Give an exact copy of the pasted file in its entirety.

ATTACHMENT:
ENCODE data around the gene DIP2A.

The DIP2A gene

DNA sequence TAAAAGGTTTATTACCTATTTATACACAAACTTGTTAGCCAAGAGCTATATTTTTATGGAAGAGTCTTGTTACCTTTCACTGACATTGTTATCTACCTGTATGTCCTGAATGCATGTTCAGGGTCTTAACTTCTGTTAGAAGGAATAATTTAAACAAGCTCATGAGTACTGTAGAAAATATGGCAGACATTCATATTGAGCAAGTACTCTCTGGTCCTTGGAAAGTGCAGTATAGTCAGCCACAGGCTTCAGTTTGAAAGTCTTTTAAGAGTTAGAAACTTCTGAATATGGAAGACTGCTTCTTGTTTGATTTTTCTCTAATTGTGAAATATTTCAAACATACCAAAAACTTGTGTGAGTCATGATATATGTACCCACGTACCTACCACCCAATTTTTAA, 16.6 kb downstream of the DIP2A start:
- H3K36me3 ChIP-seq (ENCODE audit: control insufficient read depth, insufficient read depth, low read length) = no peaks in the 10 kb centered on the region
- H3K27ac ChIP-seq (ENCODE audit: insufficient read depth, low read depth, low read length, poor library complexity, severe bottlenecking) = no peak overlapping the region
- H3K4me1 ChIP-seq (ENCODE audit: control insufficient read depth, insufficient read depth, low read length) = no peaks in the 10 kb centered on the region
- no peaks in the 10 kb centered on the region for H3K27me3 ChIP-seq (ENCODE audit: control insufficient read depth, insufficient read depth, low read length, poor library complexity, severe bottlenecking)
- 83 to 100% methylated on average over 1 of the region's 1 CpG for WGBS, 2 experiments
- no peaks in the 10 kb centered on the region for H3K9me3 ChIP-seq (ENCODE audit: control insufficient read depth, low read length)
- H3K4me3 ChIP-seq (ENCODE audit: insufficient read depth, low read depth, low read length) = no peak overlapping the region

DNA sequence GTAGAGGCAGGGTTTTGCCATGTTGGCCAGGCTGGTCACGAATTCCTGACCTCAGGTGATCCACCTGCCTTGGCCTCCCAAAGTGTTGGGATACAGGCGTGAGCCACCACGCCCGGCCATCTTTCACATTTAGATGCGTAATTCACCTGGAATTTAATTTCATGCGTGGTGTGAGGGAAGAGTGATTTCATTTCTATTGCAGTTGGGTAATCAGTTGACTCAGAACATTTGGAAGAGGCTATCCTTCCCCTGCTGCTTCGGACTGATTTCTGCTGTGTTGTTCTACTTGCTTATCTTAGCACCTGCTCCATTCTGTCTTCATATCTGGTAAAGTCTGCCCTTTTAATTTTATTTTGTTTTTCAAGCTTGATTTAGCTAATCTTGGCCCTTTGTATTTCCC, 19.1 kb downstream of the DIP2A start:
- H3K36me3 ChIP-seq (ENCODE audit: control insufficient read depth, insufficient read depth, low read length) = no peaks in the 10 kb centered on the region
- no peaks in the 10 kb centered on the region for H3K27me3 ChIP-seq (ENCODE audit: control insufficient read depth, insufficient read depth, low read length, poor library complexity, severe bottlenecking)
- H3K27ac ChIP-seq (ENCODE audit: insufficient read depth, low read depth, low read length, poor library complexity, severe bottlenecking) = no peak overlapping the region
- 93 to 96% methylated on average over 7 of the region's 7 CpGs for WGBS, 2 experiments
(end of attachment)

ENCODE data around the gene DIP2A.

The DIP2A gene

DNA sequence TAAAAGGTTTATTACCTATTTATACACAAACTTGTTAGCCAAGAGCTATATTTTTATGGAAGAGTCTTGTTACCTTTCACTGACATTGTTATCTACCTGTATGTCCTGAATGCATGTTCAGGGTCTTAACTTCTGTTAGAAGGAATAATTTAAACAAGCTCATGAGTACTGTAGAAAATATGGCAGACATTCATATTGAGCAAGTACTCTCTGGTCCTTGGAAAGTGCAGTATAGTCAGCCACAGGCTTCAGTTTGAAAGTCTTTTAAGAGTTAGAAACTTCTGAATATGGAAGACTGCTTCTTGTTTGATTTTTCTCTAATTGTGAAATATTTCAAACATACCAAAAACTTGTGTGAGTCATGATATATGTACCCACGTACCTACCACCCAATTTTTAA, 16.6 kb downstream of the DIP2A start:
- H3K36me3 ChIP-seq (ENCODE audit: control insufficient read depth, insufficient read depth, low read length) = no peaks in the 10 kb centered on the region
- H3K27ac ChIP-seq (ENCODE audit: insufficient read depth, low read depth, low read length, poor library complexity, severe bottlenecking) = no peak overlapping the region
- H3K4me1 ChIP-seq (ENCODE audit: control insufficient read depth, insufficient read depth, low read length) = no peaks in the 10 kb centered on the region
- no peaks in the 10 kb centered on the region for H3K27me3 ChIP-seq (ENCODE audit: control insufficient read depth, insufficient read depth, low read length, poor library complexity, severe bottlenecking)
- 83 to 100% methylated on average over 1 of the region's 1 CpG for WGBS, 2 experiments
- no peaks in the 10 kb centered on the region for H3K9me3 ChIP-seq (ENCODE audit: control insufficient read depth, low read length)
- H3K4me3 ChIP-seq (ENCODE audit: insufficient read depth, low read depth, low read length) = no peak overlapping the region

DNA sequence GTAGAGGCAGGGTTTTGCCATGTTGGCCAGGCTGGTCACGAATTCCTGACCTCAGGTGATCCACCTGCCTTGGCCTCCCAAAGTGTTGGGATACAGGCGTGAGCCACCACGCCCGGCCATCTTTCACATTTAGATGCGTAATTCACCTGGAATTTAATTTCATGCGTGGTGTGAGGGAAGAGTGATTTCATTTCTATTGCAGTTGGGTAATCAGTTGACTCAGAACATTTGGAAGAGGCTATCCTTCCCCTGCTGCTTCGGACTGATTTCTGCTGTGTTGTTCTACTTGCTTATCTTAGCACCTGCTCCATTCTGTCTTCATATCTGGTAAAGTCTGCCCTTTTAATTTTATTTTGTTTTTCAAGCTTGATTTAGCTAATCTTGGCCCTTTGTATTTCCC, 19.1 kb downstream of the DIP2A start:
- H3K36me3 ChIP-seq (ENCODE audit: control insufficient read depth, insufficient read depth, low read length) = no peaks in the 10 kb centered on the region
- no peaks in the 10 kb centered on the region for H3K27me3 ChIP-seq (ENCODE audit: control insufficient read depth, insufficient read depth, low read length, poor library complexity, severe bottlenecking)
- H3K27ac ChIP-seq (ENCODE audit: insufficient read depth, low read depth, low read length, poor library complexity, severe bottlenecking) = no peak overlapping the region
- 93 to 96% methylated on average over 7 of the region's 7 CpGs for WGBS, 2 experiments